Detainees Remain in Custody of Same Agency They Had Accused of Committing Torture
Labor activist Esmail Bakhshi and freelance reporter Sepideh Qoliyan are being denied medical treatment in the Intelligence Ministry’s detention center in the Iranian city of Shush, Khuzestan Province, according to the Telegram app channel of the Haft Tappeh sugar mill workers’ union.
“My client is under such intense pressure that he lost consciousness in front of his family during a visit today [February 24, 2019], and for a moment they thought he had died but fortunately he regained consciousness,” attorney Farzaneh Zilabi told the union.
The union reported that Qoliyan, who is currently in solitary confinement, is also being denied crucial treatment:
“Her condition has become so bad that she needs to be quickly taken to a medical center. But the prosecutor and the Intelligence Ministry authorities in Shush are keeping her in solitary confinement in order to put more pressure on her and her family. They are putting her under the maximum amount of physical and mental pressure while she is sick and weak.”
Political prisoners in Iran are singled out for harsh treatment, which often includes denial of medical care.
Zilabi also criticized the judiciary for allowing the two detainees to be in the custody of the Intelligence Ministry when they had accused its agents of torturing Bakhshi.
“What kind of judicial independence is this when the person who has filed a complaint against Intelligence Ministry agents is being held by the people he is complaining about?” said Ziladi.
Bakhshi, a Haft Tappeh worker and union representative, and Qoliyan, also a peaceful advocate of workers’ rights in Iran, were initially arrested on November 18, 2018, and detained for roughly a month in an Intelligence Ministry-run detention center in Ahvaz.
Independent unions are not allowed to operate in Iran, strikers often lose their jobs and risk arrest, and labor leaders who attempt to organize workers and bargain collectively are prosecuted under national security charges and sentenced to long prison sentences.
After they were released on bail, they both stated that Bakhshi had been tortured and posted statements online that were later confirmed by eyewitnesses.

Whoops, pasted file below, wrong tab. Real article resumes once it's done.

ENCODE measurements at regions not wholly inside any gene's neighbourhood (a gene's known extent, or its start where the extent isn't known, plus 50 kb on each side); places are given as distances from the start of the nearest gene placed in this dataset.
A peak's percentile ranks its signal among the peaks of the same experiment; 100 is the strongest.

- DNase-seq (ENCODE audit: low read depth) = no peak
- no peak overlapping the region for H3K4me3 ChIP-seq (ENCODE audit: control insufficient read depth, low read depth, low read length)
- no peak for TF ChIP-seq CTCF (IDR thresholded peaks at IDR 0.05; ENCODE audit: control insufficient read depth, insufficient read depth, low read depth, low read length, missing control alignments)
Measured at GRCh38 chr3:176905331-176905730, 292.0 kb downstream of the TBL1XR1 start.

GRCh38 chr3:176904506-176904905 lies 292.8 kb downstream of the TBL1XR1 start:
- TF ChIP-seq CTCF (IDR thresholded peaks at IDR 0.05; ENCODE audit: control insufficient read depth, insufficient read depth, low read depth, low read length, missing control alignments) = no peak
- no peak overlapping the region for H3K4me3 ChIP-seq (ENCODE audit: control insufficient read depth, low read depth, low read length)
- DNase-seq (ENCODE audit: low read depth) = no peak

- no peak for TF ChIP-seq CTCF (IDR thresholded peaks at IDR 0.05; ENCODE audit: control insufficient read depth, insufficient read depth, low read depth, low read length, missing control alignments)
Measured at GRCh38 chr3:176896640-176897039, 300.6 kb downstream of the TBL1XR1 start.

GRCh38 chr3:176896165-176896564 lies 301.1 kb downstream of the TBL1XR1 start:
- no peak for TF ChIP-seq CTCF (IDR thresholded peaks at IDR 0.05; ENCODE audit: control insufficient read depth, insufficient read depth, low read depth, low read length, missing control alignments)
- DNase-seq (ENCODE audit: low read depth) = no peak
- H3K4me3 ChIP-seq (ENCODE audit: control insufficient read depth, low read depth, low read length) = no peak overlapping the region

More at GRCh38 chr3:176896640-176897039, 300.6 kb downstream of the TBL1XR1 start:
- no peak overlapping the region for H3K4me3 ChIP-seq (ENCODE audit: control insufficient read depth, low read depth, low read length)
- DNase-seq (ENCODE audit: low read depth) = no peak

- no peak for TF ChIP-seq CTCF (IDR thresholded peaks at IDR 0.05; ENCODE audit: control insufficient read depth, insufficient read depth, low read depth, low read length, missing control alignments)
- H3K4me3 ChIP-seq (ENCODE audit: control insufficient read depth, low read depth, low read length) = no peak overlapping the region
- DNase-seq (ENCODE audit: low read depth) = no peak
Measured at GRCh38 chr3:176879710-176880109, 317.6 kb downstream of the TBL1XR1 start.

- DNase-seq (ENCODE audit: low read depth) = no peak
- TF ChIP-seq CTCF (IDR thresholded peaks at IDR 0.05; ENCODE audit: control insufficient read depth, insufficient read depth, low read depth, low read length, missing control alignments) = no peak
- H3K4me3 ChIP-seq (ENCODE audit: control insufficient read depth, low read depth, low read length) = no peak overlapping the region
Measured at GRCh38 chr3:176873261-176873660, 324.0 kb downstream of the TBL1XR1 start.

Qoliyan collaborated Bakhshi’s statements made via Instagram by tweeting on January 9: “During Esmail Bakhshi’s arrest, I witnessed him being brutally beaten and when he was interrogated I saw him being humiliated. On several occasions I saw him forced into insulting himself. I’m ready to give testimony about myself and Esmail Bakhshi in any fair trial.”
On January 20, two weeks after the publication of their social media statements, Bakhshi and Qoliyan were rearrested by agents of the Intelligence Ministry.
Their families have meanwhile been pressured by intelligence agents to refrain from speaking publicly about their cases or face prosecution.
On January 22, the Center for Human Rights in Iran (CHRI) called on the Iranian authorities to release Bakhshi and Qoliyan, ensure their protection, and re-open an independent and impartial investigation into their alleged torture.
CHRI has also called on all relevant UN human rights bodies as well as EU countries with which Iran maintains relations to take coordinated action to call for the activists’ immediate release and demand a full and impartial investigation into their alleged torture.
On February 11, the Haft Tappeh workers’ union called on individuals and international organizations to demand Bakhshi and Qoliyan’s release.
“We are aware that in the past few days, and at the time of their arrest, they were asked to lie and confess against their will in front of a camera that torture was never carried out and that the whole story was dictated to them by so-called adversaries and anti-revolutionary media outlets,” said the union in a post on Telegram.
“We are aware that they are under intense pressure to express remorse and write statements against themselves,” it added.